14. LineageOS 16.0 is basically Android Pie with the proprietary Google stuff removed. The Linux kernel is identical to the one shipping with the Pro1's Android OS. As it is the kernel that is doing all the hardware support, I would thus assume that a device that works in LOS 16 should work in Stock Android, too. But, no, I haven't tested it. Sorry.
  15. I have got this combined card-reader, USB-hub, HDMI-adapter, and ethernet card: https://www.amazon.de/-/en/gp/product/B093FKT9BF/ref=ppx_yo_dt_b_asin_title_o00_s00?ie=UTF8&psc=1 All features of that hub work out-of-the-box in LineageOS (16.0 over here, still). That said, performance-wise, the Ethernet adapter does not even remotely reach the advertised 1 Gbit/s: iperf3 measures ~150 Mbit/s up and ~230 MBit/s down. On the same network, with the same peer, I easily get 300-400 MBit/s via the Pro1's WiFi ...
  16. Be aware that, as part of its security concept, Android runs every app under a different UID. As a consequence, with an ext4 FS, data sharing across apps can be difficult unless they use the common GIDs (media_rw, etc.) foreseen to that effect. In the past, many people used FAT-formatted SD-cards to circumvent that restriction, taking advantage of the fact that FAT simply does not know about UNIX file permissions. I do not know if this affects your use case(s).
  17. I do not know about stock Android, but on LIneageOS (16.0) I have two partitions on my SD-card: one formated as ext4 and one as ext3, and both just work. I did the formatting externally using a PC. The same card can also be accessed via an external (USB) card reader connected to the Pro1, so this is independent of the built-in reader. At least on the low level, I think the kernel supports all filesystems it is aware of, irrespective of the specific block device. Of course, how Android treats a partition on the high-level may be a different story. On my Lineage 16 (Android 9), I can use my
  18. This. I recall they designed the Pro1 specifically to have the USB port on a dedicated board (and thus easily replaceable) as the USB socket was a well-known weak point of the N900 (where it was directly soldered to the mainboard). But without spare parts, that design effort was futile at best ...
  19. Probably depends on what you compare to. Intuitively, it seems clear to me that rendering on a remote client must have better performance compared to running the client on the localhost. Anyway, most of the time, I use my Devuan chroot remotely via SSH. While LineageOS has its own SSH server, I agree that its CLI is much too crippled for daily use. I thus configured Devuan's SSH server to listen to the default port 22 of the Pro1, while relocating LineageOS's SSHD to port 222. That way, the latter can still be used for specific (root access) tasks to LineageOS, but "normal" SSH logins tak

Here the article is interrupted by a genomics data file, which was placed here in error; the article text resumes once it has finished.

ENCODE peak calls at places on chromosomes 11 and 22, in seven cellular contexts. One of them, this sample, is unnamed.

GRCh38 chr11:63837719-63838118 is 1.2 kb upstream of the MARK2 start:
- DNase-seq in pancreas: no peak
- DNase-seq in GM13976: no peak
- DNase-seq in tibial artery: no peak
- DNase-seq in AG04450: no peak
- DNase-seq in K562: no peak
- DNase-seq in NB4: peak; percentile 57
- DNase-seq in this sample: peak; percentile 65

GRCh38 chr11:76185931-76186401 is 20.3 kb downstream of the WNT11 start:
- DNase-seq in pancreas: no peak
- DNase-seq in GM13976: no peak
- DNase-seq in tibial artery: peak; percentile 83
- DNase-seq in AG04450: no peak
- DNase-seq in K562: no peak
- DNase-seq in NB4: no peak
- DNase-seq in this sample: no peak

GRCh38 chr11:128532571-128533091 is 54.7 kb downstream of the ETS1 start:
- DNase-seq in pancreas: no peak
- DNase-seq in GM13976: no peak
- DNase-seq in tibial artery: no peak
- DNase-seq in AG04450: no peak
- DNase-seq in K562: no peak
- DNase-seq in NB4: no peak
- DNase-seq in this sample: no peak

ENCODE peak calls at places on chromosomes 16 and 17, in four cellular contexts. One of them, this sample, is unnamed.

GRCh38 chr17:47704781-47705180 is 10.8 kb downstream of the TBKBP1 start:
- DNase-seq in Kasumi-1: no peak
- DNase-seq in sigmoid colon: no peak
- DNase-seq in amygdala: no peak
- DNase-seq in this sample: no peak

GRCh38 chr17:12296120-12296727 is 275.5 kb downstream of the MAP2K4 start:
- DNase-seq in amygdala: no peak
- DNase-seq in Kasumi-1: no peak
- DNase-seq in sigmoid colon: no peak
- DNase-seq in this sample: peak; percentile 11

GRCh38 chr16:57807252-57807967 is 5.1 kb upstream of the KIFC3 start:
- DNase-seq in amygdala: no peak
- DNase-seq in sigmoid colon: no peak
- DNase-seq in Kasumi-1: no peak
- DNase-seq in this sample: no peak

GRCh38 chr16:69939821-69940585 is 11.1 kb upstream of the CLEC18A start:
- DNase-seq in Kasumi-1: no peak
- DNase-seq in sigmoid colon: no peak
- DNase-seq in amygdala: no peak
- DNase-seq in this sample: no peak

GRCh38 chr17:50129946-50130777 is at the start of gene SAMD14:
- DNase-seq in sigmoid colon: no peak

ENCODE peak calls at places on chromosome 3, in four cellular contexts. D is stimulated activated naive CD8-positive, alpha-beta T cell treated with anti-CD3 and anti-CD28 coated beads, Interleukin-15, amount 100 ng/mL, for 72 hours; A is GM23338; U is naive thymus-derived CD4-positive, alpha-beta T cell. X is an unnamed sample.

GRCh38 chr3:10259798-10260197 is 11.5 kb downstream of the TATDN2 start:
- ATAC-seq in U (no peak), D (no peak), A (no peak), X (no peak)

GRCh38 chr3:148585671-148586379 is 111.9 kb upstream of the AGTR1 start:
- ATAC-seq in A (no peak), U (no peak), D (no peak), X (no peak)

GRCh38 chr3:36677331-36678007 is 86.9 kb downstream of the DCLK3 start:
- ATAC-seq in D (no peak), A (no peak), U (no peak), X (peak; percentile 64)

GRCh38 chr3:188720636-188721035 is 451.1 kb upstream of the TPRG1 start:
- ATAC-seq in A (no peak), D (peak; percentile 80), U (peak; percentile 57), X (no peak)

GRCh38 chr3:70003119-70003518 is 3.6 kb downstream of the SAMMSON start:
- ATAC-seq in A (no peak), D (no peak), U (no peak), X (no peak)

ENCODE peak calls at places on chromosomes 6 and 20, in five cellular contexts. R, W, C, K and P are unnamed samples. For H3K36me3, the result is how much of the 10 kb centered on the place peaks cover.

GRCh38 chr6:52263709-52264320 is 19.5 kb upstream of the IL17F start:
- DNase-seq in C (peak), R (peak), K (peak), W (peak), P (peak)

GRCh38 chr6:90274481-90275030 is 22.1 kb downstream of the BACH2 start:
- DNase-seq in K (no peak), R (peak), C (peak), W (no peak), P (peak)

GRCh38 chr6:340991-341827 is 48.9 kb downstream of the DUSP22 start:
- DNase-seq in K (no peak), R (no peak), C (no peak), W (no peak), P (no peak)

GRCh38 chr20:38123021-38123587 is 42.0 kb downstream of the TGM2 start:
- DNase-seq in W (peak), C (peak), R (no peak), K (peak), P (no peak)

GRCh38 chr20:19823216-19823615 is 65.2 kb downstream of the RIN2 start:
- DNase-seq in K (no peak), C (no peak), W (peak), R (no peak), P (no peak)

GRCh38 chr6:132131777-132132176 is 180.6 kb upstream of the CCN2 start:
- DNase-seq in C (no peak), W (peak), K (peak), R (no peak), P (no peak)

20. I guess you are in the US. US carriers seem to be problematic in general as they do not "know" the Pro1. Similar problems might arise with the Pro1X. I cannot help personally, but there is another thread dedicated to US network acceptance.
  21. The PinePhone is much better suited for running upstream Linux and GNU/Linux distributions targeting phones. As such, it is a very interesting project. I was close to ordering it several times, and do not know how long I will still be able to resist ... 🙂 However, its specs are quite low compared to the Pro1 or Pro1X. When it comes to CPU, RAM, or display resolution, the PinePhone's usefulness as a "laptop replacement" may thus be limited, despite its more GNU/Linux-friendly architecture.
  22. I had seen that video before and agree that it is impressive. The ability to use XWayland on Sailfish makes it definitely more responsive than my XRDP-based solution on LineageOS, where the remote desktop connection does add some graphics overhead. HDMI-out works on Android (9), but only mirrors the phone screen, so it does not really give you that "convergence" feeling. I can achieve the latter by using a remote (e.g. Windows-) PC to log into my Pro1. Then the PC displays my Devuan desktop while the phone screen is free for using Android apps in parallel. As the RDP decoding is then done
  23. The AOSP security bulletins are here: https://source.android.com/security/bulletin Everything since April 2020 is unpatched in stock Android 9. LineageOS picks up the open-source patches from the security bulletins, but can't do so for the (closed-source) Qualcomm fixes, which would have to be implemented by the device manufacturer. That's why a recent LineageOS will display an "Android security patch level" of "5 April 2022", while the "Vendor security patch level" is stuck at "5 April 2020" on Lineage, too.
  24. In that thread already linked above, @Zahkc and @order#10248 explained how the a/b partitioning scheme of the (original) Pro1 can be used for dual-booting UbuntuTouch and LineageOS. As the procedure is pretty generic, I suspect this might work with any a/b device. The major usability issue I see with such a setup (without ever trying it out) is that upgrades -- necessarily -- must be tricky, and that data sharing between the two OS's can be cumbersome as both use app confinement and fight about file ownerships. If your use case has changed toward requiring Android compatibility, I wo
  25. Interesting discussion. What I have observed with some WiFi's run by shopping malls is that they block price-comparison websites. <conspiracy> So maybe the have an interest in locking your out of your mobile network ... 🕵️‍♂️ </conspiracy> On a more serious note, in my daily life, I lack mobile network just too often. I travel by train a lot, and there are still too many uncovered areas in the open countryside. At my working place there is practically no chance of having mobile data at all (radiation protection walls). So I rely on local WiFi's even for phone calls much of th